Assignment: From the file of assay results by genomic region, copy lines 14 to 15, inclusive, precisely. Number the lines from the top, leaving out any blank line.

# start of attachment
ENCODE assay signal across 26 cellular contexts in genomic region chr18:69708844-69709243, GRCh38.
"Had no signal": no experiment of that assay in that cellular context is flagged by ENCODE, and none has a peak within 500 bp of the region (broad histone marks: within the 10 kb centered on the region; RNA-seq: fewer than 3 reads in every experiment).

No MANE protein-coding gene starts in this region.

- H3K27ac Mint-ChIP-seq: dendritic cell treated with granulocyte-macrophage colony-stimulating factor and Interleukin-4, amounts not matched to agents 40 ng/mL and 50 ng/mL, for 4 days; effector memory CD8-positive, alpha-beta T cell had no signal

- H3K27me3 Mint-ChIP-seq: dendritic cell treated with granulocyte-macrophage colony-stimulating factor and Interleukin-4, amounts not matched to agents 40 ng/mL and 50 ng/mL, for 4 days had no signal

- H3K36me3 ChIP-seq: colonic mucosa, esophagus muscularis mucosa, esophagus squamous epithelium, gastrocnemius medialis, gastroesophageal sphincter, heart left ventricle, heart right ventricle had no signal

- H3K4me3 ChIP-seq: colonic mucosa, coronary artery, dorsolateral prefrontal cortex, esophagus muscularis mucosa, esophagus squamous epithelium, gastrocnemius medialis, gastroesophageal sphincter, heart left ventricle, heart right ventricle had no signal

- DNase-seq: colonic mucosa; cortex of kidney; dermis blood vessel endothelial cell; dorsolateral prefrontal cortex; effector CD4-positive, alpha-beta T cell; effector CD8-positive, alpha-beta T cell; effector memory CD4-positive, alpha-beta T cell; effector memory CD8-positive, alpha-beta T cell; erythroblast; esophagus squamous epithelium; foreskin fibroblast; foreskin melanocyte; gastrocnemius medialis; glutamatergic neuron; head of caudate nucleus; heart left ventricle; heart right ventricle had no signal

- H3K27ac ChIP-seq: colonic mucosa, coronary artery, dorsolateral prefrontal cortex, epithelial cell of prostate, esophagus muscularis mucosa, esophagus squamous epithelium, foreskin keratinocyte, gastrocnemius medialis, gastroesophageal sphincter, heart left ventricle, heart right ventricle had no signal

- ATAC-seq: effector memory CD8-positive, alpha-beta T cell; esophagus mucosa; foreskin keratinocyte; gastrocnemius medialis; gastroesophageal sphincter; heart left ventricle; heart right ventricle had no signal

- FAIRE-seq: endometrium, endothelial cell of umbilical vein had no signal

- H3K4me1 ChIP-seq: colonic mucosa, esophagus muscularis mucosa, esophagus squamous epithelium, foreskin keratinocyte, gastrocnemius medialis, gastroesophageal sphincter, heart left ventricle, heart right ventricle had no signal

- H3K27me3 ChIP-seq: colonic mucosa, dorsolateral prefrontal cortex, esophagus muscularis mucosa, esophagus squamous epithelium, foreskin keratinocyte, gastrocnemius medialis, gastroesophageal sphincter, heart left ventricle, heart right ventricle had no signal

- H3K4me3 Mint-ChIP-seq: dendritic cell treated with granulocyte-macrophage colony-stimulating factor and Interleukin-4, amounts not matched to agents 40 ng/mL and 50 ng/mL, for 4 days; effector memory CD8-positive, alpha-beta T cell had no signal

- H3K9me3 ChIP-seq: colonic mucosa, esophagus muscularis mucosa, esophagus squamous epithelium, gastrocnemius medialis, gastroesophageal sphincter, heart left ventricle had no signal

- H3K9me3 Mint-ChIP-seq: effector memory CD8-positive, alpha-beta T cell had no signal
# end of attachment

- H3K4me3 Mint-ChIP-seq: dendritic cell treated with granulocyte-macrophage colony-stimulating factor and Interleukin-4, amounts not matched to agents 40 ng/mL and 50 ng/mL, for 4 days; effector memory CD8-positive, alpha-beta T cell had no signal

- H3K9me3 ChIP-seq: colonic mucosa, esophagus muscularis mucosa, esophagus squamous epithelium, gastrocnemius medialis, gastroesophageal sphincter, heart left ventricle had no signal